Towards the end
of blueberry season, I stroll
to a place guarded by bemused
policemen. Inside, I look
at words set down by my forebears,
bearded men whose wives ran
grocery stores and stare at symbols
strange to me. We’re so few,
ephemeral as fleeing clouds on blue.
I do not know these people, nor they me.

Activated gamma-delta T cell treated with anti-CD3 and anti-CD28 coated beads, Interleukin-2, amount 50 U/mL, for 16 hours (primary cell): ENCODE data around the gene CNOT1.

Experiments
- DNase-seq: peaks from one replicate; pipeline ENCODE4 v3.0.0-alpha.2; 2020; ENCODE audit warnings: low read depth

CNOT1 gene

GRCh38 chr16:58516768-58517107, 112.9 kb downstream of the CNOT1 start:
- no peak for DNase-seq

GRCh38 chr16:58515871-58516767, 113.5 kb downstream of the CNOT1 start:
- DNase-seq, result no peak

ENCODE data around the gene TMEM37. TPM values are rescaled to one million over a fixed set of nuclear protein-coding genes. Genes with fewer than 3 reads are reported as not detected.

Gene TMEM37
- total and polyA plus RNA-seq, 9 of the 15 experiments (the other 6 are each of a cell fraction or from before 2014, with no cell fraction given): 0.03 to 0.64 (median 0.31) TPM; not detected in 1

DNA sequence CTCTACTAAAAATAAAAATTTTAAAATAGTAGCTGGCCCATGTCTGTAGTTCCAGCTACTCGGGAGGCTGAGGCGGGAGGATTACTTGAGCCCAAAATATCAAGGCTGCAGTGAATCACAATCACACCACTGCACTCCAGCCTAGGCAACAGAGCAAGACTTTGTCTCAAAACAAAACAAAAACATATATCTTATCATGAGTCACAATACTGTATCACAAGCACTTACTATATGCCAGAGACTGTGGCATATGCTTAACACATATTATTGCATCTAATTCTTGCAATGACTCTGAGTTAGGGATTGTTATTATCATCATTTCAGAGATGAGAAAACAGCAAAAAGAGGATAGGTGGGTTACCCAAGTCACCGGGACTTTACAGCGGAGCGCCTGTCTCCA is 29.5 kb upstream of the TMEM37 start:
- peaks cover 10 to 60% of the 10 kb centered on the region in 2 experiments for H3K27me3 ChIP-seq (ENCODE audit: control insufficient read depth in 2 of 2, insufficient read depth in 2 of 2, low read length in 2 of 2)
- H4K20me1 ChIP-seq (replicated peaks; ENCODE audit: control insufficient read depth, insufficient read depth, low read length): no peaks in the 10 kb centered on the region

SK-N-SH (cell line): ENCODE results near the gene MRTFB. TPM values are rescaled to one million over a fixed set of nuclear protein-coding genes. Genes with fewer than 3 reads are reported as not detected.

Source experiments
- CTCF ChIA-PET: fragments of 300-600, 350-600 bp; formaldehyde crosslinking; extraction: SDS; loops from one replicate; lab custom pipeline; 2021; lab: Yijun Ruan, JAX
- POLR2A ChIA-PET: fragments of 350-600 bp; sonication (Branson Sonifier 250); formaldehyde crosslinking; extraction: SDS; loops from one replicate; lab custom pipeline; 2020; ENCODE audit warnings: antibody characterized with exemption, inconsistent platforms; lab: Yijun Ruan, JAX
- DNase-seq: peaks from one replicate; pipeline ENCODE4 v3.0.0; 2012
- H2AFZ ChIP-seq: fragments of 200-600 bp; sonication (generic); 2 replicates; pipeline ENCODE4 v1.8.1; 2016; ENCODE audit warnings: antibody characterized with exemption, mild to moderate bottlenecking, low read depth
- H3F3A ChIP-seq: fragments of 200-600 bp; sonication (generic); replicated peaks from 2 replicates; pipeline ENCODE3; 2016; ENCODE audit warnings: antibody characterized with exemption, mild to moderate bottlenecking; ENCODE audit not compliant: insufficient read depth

Yet in the minor keys
we hear one thing: the rustle
of a book hidden by a child,
in a shtetl, or perhaps Ravensbruck.
by Elizabeth J. Coleman
© 2005-2009 Per Contra: The International Journal of the Arts, Literature and Ideas
Spring 2009 Poetry